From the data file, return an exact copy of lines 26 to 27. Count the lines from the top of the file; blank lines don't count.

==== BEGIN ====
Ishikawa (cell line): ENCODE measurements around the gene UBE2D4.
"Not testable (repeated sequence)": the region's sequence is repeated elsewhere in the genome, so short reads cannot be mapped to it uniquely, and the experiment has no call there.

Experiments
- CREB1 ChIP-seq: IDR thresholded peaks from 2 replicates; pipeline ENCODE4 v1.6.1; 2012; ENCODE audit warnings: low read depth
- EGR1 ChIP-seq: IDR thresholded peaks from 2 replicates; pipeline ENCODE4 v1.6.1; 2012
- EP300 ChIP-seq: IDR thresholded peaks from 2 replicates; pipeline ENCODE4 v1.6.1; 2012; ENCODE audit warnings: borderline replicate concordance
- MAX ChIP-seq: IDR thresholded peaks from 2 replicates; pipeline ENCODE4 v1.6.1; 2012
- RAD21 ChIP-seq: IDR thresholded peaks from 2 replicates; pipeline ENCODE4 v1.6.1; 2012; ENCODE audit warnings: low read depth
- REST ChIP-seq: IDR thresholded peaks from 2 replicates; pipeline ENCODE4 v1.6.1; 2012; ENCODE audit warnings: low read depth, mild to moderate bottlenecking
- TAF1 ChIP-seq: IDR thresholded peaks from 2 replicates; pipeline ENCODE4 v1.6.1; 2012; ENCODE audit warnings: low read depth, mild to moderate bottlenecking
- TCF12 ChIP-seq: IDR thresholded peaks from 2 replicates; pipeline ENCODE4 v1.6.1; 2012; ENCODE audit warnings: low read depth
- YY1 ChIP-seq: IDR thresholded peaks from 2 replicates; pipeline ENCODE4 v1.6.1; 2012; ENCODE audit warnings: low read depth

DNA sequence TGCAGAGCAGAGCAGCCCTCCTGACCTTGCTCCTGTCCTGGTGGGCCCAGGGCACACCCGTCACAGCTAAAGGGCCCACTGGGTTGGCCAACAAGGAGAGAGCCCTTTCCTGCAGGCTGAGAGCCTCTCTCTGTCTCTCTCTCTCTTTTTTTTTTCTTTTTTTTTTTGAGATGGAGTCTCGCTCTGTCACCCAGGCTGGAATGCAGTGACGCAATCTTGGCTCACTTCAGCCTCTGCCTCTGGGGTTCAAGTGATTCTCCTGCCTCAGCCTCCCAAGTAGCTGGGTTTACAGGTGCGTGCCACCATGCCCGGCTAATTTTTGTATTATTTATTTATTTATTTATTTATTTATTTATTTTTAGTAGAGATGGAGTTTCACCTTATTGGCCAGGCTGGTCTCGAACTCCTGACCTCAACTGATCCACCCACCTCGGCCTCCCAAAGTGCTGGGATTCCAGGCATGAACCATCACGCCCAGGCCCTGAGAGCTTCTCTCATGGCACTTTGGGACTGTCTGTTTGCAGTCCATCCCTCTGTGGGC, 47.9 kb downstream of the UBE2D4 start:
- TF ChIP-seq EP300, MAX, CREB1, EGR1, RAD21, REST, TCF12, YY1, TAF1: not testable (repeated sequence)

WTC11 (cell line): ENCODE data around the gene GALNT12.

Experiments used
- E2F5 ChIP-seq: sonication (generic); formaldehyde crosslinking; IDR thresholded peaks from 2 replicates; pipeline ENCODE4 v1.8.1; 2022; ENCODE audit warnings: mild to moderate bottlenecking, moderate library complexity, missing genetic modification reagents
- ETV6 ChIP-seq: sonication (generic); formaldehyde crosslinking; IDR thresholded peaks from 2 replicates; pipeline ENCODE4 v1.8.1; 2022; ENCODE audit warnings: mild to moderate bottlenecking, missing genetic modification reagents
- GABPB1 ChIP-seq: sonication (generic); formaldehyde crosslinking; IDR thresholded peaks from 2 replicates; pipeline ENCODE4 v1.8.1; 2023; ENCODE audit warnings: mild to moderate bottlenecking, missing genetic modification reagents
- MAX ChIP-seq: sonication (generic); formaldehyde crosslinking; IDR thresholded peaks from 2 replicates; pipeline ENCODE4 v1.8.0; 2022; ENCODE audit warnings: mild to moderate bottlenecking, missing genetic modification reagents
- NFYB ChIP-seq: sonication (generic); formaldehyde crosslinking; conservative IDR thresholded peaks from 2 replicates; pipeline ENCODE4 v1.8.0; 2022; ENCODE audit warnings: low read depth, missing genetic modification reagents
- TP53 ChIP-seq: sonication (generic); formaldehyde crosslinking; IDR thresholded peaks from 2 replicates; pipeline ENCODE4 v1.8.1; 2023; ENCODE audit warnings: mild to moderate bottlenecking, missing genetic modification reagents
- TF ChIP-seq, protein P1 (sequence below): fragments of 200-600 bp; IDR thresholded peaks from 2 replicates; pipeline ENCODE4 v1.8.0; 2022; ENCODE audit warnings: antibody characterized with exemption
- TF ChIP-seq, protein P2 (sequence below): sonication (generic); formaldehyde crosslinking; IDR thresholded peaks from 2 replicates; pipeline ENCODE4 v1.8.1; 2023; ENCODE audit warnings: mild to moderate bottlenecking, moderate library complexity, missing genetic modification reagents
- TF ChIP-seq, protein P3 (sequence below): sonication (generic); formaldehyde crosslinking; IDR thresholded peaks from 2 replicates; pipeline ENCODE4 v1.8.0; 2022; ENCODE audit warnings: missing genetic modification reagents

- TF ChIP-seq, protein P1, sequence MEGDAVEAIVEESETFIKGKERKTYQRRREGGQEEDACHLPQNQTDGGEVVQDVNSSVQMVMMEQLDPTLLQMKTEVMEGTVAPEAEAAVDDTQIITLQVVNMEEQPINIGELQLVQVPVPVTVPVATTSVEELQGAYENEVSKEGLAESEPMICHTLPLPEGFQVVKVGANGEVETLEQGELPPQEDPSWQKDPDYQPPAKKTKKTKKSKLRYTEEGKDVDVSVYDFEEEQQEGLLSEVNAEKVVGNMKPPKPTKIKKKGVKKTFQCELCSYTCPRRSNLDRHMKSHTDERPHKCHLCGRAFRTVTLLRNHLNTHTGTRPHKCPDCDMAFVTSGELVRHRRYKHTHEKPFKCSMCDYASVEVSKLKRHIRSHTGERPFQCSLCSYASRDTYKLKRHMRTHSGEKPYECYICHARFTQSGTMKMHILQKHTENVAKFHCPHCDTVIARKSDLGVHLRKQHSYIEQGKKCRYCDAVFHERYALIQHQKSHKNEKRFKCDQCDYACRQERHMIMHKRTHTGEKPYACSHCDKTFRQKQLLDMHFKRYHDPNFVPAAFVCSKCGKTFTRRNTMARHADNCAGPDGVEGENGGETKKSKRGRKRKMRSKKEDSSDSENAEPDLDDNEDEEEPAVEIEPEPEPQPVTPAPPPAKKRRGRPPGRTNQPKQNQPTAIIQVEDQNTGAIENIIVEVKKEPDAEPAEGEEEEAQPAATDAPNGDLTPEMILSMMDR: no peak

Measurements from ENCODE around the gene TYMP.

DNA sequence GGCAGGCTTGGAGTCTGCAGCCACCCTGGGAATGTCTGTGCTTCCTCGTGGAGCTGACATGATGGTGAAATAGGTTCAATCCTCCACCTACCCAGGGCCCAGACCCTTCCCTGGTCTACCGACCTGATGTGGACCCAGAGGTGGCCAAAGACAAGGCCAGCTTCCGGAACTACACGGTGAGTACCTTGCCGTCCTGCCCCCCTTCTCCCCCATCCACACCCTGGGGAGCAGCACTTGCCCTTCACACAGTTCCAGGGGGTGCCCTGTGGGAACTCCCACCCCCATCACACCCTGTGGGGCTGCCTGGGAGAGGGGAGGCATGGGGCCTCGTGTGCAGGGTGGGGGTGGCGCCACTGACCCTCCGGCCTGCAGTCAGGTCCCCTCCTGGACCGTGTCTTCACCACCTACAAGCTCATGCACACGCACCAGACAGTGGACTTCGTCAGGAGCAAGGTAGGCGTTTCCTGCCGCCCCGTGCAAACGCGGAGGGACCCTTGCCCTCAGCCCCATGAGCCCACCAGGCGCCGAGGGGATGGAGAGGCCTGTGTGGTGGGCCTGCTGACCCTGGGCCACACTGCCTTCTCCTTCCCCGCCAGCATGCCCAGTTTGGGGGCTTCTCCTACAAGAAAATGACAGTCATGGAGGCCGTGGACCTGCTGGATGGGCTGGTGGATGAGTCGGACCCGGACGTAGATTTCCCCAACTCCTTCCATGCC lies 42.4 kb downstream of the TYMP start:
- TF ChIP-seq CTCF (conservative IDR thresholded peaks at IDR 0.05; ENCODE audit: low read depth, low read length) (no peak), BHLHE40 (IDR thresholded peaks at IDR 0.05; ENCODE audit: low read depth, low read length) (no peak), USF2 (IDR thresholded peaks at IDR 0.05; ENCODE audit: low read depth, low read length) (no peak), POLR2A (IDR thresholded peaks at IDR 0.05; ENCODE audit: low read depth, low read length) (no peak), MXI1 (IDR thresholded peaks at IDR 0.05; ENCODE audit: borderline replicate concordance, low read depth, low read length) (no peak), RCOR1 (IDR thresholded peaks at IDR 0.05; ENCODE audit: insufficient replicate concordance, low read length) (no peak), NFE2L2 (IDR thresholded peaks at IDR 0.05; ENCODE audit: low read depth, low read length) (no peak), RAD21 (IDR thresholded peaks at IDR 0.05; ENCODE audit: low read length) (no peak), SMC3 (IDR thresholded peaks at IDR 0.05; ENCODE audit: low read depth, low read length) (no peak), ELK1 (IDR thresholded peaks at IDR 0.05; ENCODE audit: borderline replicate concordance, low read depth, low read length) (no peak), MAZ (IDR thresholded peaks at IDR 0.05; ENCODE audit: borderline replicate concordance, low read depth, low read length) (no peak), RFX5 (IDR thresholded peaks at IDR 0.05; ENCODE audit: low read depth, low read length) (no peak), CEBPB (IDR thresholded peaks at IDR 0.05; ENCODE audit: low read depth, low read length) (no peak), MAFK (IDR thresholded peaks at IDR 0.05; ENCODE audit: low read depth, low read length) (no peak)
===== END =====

- TF ChIP-seq, protein P1, sequence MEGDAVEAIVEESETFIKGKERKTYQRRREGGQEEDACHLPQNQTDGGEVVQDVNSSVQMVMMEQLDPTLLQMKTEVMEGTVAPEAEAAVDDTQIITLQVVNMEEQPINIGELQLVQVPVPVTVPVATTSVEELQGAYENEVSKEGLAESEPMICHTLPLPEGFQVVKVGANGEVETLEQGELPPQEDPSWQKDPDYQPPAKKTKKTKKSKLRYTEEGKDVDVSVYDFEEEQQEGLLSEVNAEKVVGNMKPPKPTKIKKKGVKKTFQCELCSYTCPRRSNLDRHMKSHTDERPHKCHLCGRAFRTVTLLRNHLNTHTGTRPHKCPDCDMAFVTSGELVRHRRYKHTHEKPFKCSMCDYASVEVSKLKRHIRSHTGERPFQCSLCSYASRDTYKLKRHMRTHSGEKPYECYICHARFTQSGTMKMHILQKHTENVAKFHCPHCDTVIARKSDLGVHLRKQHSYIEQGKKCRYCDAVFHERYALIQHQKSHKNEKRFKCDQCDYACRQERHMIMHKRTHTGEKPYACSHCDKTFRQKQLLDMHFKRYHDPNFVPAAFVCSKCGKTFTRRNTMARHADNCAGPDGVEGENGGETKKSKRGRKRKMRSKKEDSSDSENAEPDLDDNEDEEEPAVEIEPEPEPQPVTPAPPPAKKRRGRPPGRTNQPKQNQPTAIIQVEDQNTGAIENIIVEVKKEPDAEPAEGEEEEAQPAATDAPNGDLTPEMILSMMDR: no peak

Measurements from ENCODE around the gene TYMP.